5 Sep 2017

First Aid Tips

Cycling is as fun and healthy a sport as you can get, but sometimes it all goes wrong and we get to enjoy what the aircraft industry coolly calls an ‘uncontrolled descent into terrain.’ While you can’t beat a professional first aid course, the following tips can make all the difference if you encounter a fallen rider – or become one yourself.

1. Carry a kit

Either get one of the many pre-packed kits available in camping shops and chemists, or create one yourself. You should include dressings of various sizes, sodium chloride for cleaning wounds, triangular bandages (they work as slings too) and a foil space blanket.

2. Stay calm

Dealing with an injured person – friend or stranger – can be traumatic, but your calm response will help them deal with their own shock. Conversely, a panicky response can panic them.

3. Assess the injuries

If it’s more than just cuts and bruises, alert the emergency services. First check that the rider is breathing, and if they’re conscious whether they’re fully conscious – look for slurred speech, sleepiness, unequally dilated pupils or confusion. Also check if they’re suffering neck, back, stomach or pelvic pain. If any of these are evident, keep the rider still and call for an ambulance.

4. Stop any bleeding

Wash out cuts with sodium chloride (it’s sterile), and wet the inside of the bandage too. Press the bandage firmly onto the wound. Beware of overtightening bandages; with arms and legs, pinch a finger or toenail for five seconds to check. If the nail takes more than two seconds to go pink again, blood flow is constricted and you should slightly loosen the bandage.

5. Keep them still

Don’t move the fallen rider unless you have to. If you suspect any likelihood of spine, neck or head damage, and/or they’re unconscious, keep them where they are unless a casualty is in imminent danger of further injury because of where they’re positioned.

If necessary to open the airway, gently lift their chin while supporting either side of their head in line with neck and spine.

If they’re unconscious and you’re sure that their neck/back is uninjured, it’s best to roll them into the recovery position. This will keep their airway clear and stop them choking. To put someone in the recovery position, practise this routine so it’s easy to do in the event you need to:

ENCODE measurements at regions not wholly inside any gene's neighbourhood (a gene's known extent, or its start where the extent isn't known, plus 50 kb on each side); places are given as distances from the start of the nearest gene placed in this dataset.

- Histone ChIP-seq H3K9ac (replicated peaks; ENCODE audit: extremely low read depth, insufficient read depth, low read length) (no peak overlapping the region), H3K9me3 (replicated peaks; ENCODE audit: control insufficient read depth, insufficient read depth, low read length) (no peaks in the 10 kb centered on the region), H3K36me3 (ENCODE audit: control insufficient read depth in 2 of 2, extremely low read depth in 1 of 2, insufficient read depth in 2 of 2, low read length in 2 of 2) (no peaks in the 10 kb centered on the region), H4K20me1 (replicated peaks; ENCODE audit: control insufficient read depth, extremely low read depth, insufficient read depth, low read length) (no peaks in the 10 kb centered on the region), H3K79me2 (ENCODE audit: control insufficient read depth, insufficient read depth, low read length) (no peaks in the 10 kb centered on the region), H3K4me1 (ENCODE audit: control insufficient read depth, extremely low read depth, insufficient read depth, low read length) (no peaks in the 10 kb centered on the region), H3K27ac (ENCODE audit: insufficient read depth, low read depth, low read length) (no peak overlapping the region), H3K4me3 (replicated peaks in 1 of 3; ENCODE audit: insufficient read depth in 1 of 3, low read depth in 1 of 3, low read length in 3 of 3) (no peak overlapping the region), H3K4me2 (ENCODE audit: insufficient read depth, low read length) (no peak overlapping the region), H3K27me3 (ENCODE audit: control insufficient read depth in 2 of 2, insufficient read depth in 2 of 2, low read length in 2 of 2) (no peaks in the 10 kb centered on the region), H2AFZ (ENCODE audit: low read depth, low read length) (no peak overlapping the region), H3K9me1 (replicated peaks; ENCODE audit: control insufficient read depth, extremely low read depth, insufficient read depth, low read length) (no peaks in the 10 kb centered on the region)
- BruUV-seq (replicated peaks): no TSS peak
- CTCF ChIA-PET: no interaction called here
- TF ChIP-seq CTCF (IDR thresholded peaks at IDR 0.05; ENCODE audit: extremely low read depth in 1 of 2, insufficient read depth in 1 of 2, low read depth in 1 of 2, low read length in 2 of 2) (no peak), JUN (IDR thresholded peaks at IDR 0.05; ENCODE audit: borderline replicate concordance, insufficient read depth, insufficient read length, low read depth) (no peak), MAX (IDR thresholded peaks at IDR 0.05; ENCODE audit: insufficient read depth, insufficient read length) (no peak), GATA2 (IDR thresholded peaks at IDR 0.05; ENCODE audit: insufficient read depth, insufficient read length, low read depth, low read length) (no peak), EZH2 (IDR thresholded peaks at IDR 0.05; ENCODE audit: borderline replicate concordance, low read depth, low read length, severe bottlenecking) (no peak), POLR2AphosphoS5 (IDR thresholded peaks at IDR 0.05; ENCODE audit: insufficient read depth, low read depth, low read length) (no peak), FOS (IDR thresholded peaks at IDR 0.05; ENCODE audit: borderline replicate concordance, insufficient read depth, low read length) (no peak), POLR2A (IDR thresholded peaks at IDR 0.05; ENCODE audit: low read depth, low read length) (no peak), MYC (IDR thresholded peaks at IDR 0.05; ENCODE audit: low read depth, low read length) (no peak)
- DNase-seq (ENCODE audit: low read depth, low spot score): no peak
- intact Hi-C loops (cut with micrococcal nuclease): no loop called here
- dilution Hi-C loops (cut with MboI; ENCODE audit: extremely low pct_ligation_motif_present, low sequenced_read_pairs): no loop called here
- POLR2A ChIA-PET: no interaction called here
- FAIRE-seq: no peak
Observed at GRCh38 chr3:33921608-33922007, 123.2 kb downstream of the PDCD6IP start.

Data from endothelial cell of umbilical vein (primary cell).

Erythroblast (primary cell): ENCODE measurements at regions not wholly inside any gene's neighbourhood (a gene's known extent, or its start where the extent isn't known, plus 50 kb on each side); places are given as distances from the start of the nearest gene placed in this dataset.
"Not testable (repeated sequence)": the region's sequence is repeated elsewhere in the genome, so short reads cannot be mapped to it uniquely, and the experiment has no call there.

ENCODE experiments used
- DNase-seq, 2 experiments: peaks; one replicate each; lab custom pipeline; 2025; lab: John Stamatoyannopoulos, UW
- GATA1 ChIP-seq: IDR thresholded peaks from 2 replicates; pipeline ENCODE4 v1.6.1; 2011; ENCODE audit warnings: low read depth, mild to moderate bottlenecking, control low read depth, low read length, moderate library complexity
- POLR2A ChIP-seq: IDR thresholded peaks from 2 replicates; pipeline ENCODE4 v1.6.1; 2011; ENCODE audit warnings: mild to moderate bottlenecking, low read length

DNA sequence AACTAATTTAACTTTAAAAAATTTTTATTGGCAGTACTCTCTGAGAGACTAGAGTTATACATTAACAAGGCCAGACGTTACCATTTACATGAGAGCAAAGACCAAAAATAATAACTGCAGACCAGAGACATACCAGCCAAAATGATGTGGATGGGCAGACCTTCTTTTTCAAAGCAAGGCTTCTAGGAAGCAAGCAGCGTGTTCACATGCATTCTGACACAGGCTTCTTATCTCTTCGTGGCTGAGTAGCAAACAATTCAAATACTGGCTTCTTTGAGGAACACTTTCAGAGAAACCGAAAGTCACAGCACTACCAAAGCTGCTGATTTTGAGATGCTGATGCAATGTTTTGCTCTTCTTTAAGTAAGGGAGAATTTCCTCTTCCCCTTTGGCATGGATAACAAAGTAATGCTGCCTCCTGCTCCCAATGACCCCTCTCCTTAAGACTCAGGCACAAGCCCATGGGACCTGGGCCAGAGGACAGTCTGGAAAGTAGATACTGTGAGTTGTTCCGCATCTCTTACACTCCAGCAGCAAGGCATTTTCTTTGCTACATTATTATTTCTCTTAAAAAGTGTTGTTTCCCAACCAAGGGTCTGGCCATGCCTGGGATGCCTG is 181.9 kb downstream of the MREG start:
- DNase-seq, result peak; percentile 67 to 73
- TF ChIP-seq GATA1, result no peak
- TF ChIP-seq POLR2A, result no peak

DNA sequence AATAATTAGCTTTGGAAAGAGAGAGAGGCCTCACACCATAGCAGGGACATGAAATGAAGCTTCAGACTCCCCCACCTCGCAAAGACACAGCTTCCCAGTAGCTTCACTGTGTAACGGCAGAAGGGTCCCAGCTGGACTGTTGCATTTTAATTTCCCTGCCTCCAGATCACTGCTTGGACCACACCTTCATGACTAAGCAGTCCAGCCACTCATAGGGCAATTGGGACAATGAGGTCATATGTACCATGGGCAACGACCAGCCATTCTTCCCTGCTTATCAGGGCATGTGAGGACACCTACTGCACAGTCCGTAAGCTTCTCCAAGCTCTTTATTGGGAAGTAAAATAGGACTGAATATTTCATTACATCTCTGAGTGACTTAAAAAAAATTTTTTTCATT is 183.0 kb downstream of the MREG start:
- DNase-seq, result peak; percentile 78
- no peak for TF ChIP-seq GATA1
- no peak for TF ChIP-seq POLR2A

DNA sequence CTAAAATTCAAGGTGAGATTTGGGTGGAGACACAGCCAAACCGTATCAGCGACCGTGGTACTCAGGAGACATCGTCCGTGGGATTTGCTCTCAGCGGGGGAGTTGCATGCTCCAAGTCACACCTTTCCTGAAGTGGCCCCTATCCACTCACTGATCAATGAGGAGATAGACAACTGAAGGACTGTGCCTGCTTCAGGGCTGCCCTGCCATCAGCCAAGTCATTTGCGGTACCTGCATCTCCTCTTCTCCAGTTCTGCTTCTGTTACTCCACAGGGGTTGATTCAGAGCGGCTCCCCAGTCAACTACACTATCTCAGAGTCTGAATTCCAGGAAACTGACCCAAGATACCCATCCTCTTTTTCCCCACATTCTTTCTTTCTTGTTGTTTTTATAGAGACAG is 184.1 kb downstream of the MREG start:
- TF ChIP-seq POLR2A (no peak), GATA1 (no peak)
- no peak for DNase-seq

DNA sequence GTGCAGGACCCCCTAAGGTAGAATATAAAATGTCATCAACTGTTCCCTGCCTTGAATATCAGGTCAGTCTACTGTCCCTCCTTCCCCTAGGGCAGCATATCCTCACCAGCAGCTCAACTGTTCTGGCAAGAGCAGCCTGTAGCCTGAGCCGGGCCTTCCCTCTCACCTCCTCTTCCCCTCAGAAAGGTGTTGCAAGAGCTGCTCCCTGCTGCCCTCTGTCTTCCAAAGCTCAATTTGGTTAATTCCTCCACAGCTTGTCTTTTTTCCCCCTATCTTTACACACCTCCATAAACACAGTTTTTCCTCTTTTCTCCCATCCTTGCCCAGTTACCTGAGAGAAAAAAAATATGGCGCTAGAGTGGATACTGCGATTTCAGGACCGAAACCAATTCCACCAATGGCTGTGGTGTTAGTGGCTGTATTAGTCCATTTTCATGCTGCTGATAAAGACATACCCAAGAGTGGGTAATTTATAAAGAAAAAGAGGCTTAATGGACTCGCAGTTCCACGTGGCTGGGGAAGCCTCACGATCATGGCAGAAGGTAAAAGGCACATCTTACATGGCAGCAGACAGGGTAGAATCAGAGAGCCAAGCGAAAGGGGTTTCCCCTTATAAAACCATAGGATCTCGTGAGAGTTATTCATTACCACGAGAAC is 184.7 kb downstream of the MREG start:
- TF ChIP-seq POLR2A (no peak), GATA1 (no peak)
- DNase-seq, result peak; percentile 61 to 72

-Kneel alongside. You’re going to roll them towards you.

-Straighten their legs.

-Lift their chin to open their airway.

-Put the forearm nearest you parallel to their body, with their hand alongside their head. The elbow will be bent.

-Pick up the hand furthest away and, with your palm against theirs, press the back of their hand to their opposite cheek – the one nearest you. Keep your hand there to guide and support their head as you roll them.

-Pick up the opposite knee, pulling it towards the sky so their foot slides up and ends flat on the floor, naturally supporting the bent leg.

-Pulling that knee towards you, use the leg as a lever to gently roll the person onto their side.

-Once on their side, unbend the knee so their lower leg and foot lie on the floor.

-Carefully tilt the head back again to open the airway.

If the rider’s conscious, injuries still need to be immobilized to protect them from further damage – slings and splints are ideal with broken bones. Pain and shock can also increase the heart rate, so have the rider lay still, and help support them if necessary. Elevate any limb that’s bleeding and, again, aim to stop it as soon as possible.

If the injuries are serious, wherever you are, never be afraid to call the emergency services as soon as possible – but, if at all possible, never leave the casualty unattended, so you’ll need the fully-charged mobile that you kept in a waterproof bag in your pack. Make sure you know where you are – the name and number of the road and the nearest intersection, any building names/numbers or can reference any distinct landmarks to help the emergency services locate you.

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